Misperceptions in “Pillow Talk”

Deion Love

Professor Claire Laville

ENG 101-008

19 September 2014

“Pillow Talk” is a film directed by Michael Gordon, which tells a story set in the 1950’s of a man and a woman who share a telephone line. The film begins with Doris Day playing as “Jan Morrow”, she intends on using her telephone but her line was tied up due to the other person she shares a line with, Brad Allen. Jan chimes in on the conversation complaining how she is never able to use her telephone. The main reason why is because Brad would always be “sweet-talking” women over the phone. Scenes would show Allen flirting with countless women, using his charm and talent of singing and playing the piano. Being able to compare how Brad is perceived over the phone and his actions while speaking with women, allows one to see that he’s not as interested in the women as he sounds. The women misperceive his attractions towards him, based off of the way he sounds and what he says. The tone of Brad’s voice entices women into falling for him; unbeknownst to them, he is having multiple conversations with women daily.

Of course, due to the phone situation, Jan Morrow and Brad Allen’s relationship wasn’t the best and they had never met each other while they had conflicts; they’ve only heard each other’s voices over the phone. One of Allen’s friends, Jonathan Forbes, had brought up the fact that he had feelings for Jan; hearing the news, Brad Allen wanted to advance on Jan even though his friend admitted to having feelings for her. Brad Allen decided to pursue Jan when he noticed that they were in the same venue. Allen had to disguise himself so that she would reject him when they officially met. Allen introduced himself as someone else and escorted Jan back home. The two exchanged numbers then started having conversations over the telephone. Continuing his disguise, Brad assumed a different voice then his own so Jan wouldn’t know who he really was; Jan misperceived Brad for the guy who he was trying to impersonate. All along Jan never noticed that the guy she had been talking to was the same guy that was sharing a party line with her until she discovered one of the songs she had remembered him singing over the phone.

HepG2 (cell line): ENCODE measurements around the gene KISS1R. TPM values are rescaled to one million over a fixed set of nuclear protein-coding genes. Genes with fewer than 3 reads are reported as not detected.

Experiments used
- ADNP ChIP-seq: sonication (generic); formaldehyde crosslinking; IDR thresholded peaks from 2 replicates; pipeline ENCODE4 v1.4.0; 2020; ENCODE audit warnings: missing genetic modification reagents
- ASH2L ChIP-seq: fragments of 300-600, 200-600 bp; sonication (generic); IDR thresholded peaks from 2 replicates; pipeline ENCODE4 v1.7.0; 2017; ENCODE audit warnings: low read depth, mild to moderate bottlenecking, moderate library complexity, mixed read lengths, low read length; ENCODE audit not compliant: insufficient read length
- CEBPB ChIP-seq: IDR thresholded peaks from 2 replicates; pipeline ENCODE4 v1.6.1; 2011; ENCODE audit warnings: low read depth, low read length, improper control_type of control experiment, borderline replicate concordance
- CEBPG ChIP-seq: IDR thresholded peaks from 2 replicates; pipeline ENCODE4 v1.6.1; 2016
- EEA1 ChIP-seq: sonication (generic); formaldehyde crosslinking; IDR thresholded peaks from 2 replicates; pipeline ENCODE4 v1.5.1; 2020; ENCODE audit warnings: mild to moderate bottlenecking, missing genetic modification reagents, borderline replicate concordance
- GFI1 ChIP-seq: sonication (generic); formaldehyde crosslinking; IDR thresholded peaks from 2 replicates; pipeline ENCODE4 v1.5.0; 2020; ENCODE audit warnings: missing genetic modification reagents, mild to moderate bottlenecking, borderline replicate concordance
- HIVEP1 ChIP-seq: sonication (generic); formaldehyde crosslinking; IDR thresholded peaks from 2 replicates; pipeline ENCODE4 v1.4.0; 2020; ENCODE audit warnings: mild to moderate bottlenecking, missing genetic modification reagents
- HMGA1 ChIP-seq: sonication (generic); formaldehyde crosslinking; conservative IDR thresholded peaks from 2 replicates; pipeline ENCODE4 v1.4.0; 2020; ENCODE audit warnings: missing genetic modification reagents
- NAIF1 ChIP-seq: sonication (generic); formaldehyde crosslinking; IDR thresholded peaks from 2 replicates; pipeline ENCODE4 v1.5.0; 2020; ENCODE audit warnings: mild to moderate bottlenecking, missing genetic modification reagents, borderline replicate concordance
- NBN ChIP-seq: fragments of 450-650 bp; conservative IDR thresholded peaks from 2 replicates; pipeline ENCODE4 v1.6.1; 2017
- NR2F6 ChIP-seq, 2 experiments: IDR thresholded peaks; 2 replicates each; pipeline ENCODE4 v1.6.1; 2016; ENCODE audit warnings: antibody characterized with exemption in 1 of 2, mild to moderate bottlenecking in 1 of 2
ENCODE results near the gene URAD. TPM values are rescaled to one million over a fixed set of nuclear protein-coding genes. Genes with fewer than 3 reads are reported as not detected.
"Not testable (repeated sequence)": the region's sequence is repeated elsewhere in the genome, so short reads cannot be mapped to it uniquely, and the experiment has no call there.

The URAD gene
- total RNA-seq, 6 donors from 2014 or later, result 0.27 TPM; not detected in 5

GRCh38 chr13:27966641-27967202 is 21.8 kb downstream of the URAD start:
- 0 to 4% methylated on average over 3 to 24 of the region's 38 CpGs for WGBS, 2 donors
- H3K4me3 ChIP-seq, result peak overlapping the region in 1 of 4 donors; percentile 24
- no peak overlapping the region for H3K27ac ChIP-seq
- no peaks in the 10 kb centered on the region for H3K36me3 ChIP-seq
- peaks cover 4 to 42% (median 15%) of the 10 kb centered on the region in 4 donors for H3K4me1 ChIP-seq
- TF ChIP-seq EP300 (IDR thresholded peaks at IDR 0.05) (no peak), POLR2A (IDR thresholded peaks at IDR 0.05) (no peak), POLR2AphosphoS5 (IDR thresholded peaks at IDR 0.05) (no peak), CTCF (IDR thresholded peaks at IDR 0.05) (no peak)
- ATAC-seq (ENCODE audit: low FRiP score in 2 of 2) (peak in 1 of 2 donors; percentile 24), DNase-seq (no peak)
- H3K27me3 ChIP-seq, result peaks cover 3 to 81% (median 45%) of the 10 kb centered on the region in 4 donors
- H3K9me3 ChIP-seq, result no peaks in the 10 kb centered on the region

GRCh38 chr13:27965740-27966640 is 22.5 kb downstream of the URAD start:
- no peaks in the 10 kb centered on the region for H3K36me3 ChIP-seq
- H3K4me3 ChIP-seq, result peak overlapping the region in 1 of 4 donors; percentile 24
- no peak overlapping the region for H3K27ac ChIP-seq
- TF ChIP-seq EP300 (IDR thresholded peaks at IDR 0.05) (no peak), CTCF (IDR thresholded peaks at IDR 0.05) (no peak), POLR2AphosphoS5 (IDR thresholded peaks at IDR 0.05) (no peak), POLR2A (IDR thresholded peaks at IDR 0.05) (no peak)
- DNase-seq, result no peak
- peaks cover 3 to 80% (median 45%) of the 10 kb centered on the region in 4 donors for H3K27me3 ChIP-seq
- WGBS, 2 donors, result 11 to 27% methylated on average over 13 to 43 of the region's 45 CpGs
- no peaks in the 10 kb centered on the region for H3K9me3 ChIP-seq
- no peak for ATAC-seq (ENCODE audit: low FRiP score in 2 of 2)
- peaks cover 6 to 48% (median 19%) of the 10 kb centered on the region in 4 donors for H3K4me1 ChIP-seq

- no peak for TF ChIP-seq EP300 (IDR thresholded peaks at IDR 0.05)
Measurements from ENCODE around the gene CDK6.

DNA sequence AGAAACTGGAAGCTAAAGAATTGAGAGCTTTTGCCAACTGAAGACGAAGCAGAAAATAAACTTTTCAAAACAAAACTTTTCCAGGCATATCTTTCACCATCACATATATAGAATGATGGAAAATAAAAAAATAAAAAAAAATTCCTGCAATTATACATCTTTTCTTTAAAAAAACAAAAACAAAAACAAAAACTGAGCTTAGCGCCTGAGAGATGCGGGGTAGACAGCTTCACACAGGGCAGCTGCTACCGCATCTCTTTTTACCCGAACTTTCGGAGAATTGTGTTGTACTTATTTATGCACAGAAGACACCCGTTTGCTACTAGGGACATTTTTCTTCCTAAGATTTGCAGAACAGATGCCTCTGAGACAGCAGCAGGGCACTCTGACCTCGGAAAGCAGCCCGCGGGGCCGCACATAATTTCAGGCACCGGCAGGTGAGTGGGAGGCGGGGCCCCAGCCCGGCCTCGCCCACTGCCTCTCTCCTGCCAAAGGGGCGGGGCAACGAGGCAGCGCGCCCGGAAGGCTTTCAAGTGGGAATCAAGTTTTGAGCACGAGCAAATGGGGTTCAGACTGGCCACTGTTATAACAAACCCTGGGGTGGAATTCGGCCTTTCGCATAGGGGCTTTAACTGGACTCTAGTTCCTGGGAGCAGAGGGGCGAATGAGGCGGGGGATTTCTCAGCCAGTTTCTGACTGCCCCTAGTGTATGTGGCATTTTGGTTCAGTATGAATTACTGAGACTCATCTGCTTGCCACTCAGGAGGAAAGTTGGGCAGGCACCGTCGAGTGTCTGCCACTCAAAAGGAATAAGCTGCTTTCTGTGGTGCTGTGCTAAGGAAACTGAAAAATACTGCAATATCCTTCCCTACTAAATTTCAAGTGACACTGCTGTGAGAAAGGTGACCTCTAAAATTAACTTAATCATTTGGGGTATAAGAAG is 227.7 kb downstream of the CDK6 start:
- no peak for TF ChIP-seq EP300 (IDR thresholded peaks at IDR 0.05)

The different voices that Brad Allen assumed in the film reminded me of the analysis we did as a class on code-switching. Even though Brad Allen did not change his voice to fit in with an ethnic group, he changed his voice to fit in with the situation. I admit to having done this before, altering the way I speak or assuming a certain voice to fit in with the situation. Throughout the film, Brad Allen had “code-switched” in a certain situation. In my opinion, every one has participated in code-switchin


One thought on “Misperceptions in “Pillow Talk”

  1. The author does a good job in explaining the misperceptions that are riddled in “Pillow Talk” due Brad Allen’s (one of the main characters) charades. The author explains the scenes in which Brad Allen’s code-switching causes misperceptions for the girls whom he sweet talks. The author explains that it is Brad’s voice and tone that entice women throughout the film, a key analysis when scrutinizing code-switching in this film. I felt that the author could have better expanded on his categorizing Brad Smith’s code-switching as one that is situational rather than ethnic.


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